IRA Withdrawal Rules Life Expectancy – Paul Gaulkin CPA

money exchanging handsIn the event the owner of a traditional IRA dies before the required distribution date, there are two options for which a beneficiary can choose to effectively begin taking distributions. These two options are:

1. The life expectancy rule; or
2. The five year rule

Below we will go into detail of the differences of these two options and how they will effect a beneficiaries distributions from the decedents traditional IRA.

Life Expectancy Rule

The life expectancy rule basically states that a traditional IRA beneficiary must receive the interest in the IRA no later than the end of the calendar year immediately following the year of the IRA owner’s death. This however is not always the case; if the beneficiary is the spouse of the decedent then special rules will apply to the distribution of the interest in the traditional IRA.

Life Expectancy Rule Surviving Spouse

A surviving spouse beneficiary may choose to treat the deceased owner’s IRA as their own if they decide it is in their best interest to do so. However, if the surviving spouse does not choose to treat the IRA as their own, and chooses to take the distributions over life expectancy, such distributions must begin by the later of the end of the calendar year:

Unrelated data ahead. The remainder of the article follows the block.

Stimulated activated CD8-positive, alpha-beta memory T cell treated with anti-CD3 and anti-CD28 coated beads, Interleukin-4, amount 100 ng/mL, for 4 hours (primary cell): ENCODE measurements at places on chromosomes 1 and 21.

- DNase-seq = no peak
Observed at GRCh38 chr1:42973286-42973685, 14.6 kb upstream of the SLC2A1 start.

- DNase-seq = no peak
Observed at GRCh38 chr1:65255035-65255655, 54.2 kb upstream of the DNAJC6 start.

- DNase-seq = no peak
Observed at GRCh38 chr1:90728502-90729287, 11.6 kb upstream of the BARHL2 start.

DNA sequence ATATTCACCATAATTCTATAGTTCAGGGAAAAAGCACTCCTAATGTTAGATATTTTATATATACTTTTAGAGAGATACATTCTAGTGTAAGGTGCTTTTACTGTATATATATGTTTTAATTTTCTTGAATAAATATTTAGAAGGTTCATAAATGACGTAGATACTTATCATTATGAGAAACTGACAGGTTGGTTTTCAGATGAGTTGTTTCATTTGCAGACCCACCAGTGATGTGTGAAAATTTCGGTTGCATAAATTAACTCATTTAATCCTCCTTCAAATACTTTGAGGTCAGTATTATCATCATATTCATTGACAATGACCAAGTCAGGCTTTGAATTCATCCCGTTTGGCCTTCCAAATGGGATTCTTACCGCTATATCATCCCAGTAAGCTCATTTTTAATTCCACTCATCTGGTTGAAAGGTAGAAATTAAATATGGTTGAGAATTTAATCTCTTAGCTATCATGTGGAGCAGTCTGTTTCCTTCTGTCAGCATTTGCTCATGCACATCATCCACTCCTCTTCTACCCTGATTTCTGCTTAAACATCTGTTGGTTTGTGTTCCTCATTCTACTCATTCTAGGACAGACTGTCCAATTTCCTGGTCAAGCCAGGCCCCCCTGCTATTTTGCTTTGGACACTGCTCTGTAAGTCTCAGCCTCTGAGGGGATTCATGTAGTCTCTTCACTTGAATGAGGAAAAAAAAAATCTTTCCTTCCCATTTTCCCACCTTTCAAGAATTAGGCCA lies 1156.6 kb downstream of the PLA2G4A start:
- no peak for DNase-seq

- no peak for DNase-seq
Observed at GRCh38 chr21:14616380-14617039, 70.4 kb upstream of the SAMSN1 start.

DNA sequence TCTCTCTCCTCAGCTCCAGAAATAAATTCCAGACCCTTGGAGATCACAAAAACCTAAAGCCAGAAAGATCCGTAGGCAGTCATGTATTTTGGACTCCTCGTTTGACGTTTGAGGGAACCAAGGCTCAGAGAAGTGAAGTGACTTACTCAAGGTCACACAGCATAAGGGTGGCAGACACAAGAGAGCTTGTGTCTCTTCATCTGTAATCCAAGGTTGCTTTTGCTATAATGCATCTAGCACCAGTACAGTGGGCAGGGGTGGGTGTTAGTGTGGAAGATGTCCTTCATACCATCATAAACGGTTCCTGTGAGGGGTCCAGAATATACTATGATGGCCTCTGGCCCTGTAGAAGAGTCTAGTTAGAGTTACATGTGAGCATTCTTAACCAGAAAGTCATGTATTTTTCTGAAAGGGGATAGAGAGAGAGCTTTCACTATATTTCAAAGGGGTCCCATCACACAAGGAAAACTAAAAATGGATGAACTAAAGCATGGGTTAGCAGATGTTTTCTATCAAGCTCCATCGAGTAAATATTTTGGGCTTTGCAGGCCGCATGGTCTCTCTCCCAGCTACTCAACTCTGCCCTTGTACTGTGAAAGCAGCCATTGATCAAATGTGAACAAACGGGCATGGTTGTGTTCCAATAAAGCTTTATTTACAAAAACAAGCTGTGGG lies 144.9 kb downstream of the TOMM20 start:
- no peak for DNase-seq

1. Immediately following the calendar year in which the IRA owner dies; or
2. In which the owner would have reached the age of 70 and a half

It is important to consider the options correctly because each person’s personal situation will dictate which strategy will work before them. Not one option is better than the other, each has their pros and cons depending on the beneficiaries current situation.

Five Year Rule

In an IRA distribution taken under the five year rule, a beneficiary’s interest must be completely distributed within five years following the IRA owner’s death.

Surviving Spouse Proper Election

In the event a surviving spouse wishes to treat the decedents IRA as their own, they must qualify under two provisions:

1. They must be the sole beneficiary; and
2. They must have an unlimited right to make withdrawals.

If the spouse is eligible for and makes the surviving spouse’s election, withdrawals made by the spouse before age 59 and a half would be subject to a premature distribution tax penalty.

About Paul Gaulkin CPA

Paul Gaulkin is a Certified Public Accountant and enrolled with the U.S. Treasury to practice before the IRS. Mr. Gaulkin possesses unique technical knowledge in the process of securing relief for taxpayers nationwide with IRS and State tax problems. With an accounting degree from Florida International University, he is able to transform complex tax and accounting problems into easy to understand solutions.


Comments are closed.